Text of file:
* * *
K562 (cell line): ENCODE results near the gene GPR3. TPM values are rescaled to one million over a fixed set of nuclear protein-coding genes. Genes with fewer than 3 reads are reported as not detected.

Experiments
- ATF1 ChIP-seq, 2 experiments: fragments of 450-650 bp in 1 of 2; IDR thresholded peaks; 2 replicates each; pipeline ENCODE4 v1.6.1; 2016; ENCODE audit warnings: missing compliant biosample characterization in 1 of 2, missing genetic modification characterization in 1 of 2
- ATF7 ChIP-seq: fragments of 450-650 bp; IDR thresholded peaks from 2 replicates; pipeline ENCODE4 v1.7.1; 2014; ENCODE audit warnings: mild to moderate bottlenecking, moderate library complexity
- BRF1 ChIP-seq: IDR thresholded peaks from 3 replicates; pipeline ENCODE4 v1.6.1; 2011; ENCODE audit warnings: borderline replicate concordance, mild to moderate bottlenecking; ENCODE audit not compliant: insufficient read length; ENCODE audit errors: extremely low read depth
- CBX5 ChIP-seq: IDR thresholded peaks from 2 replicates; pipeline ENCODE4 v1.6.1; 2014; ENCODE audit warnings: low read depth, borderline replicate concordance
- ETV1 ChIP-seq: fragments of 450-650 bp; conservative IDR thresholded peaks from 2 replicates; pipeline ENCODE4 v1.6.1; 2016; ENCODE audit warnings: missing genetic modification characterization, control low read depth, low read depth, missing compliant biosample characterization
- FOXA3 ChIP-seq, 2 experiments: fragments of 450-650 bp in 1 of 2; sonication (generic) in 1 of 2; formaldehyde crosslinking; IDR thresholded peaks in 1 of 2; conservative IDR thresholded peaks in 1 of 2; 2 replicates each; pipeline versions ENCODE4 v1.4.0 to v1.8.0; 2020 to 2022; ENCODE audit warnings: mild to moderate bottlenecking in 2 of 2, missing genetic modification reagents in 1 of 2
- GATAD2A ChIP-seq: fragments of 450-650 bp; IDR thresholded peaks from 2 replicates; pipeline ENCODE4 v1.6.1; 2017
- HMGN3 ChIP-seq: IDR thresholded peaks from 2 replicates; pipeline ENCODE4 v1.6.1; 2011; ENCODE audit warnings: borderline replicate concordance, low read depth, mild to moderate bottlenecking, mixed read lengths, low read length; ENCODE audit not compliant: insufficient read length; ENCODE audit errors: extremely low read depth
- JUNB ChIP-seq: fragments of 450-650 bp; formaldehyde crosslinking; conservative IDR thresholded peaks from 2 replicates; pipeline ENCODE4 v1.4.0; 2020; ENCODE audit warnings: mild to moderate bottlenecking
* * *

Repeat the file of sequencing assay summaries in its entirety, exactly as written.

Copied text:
K562 (cell line): ENCODE results near the gene GPR3. TPM values are rescaled to one million over a fixed set of nuclear protein-coding genes. Genes with fewer than 3 reads are reported as not detected.

Experiments
- ATF1 ChIP-seq, 2 experiments: fragments of 450-650 bp in 1 of 2; IDR thresholded peaks; 2 replicates each; pipeline ENCODE4 v1.6.1; 2016; ENCODE audit warnings: missing compliant biosample characterization in 1 of 2, missing genetic modification characterization in 1 of 2
- ATF7 ChIP-seq: fragments of 450-650 bp; IDR thresholded peaks from 2 replicates; pipeline ENCODE4 v1.7.1; 2014; ENCODE audit warnings: mild to moderate bottlenecking, moderate library complexity
- BRF1 ChIP-seq: IDR thresholded peaks from 3 replicates; pipeline ENCODE4 v1.6.1; 2011; ENCODE audit warnings: borderline replicate concordance, mild to moderate bottlenecking; ENCODE audit not compliant: insufficient read length; ENCODE audit errors: extremely low read depth
- CBX5 ChIP-seq: IDR thresholded peaks from 2 replicates; pipeline ENCODE4 v1.6.1; 2014; ENCODE audit warnings: low read depth, borderline replicate concordance
- ETV1 ChIP-seq: fragments of 450-650 bp; conservative IDR thresholded peaks from 2 replicates; pipeline ENCODE4 v1.6.1; 2016; ENCODE audit warnings: missing genetic modification characterization, control low read depth, low read depth, missing compliant biosample characterization
- FOXA3 ChIP-seq, 2 experiments: fragments of 450-650 bp in 1 of 2; sonication (generic) in 1 of 2; formaldehyde crosslinking; IDR thresholded peaks in 1 of 2; conservative IDR thresholded peaks in 1 of 2; 2 replicates each; pipeline versions ENCODE4 v1.4.0 to v1.8.0; 2020 to 2022; ENCODE audit warnings: mild to moderate bottlenecking in 2 of 2, missing genetic modification reagents in 1 of 2
- GATAD2A ChIP-seq: fragments of 450-650 bp; IDR thresholded peaks from 2 replicates; pipeline ENCODE4 v1.6.1; 2017
- HMGN3 ChIP-seq: IDR thresholded peaks from 2 replicates; pipeline ENCODE4 v1.6.1; 2011; ENCODE audit warnings: borderline replicate concordance, low read depth, mild to moderate bottlenecking, mixed read lengths, low read length; ENCODE audit not compliant: insufficient read length; ENCODE audit errors: extremely low read depth
- JUNB ChIP-seq: fragments of 450-650 bp; formaldehyde crosslinking; conservative IDR thresholded peaks from 2 replicates; pipeline ENCODE4 v1.4.0; 2020; ENCODE audit warnings: mild to moderate bottlenecking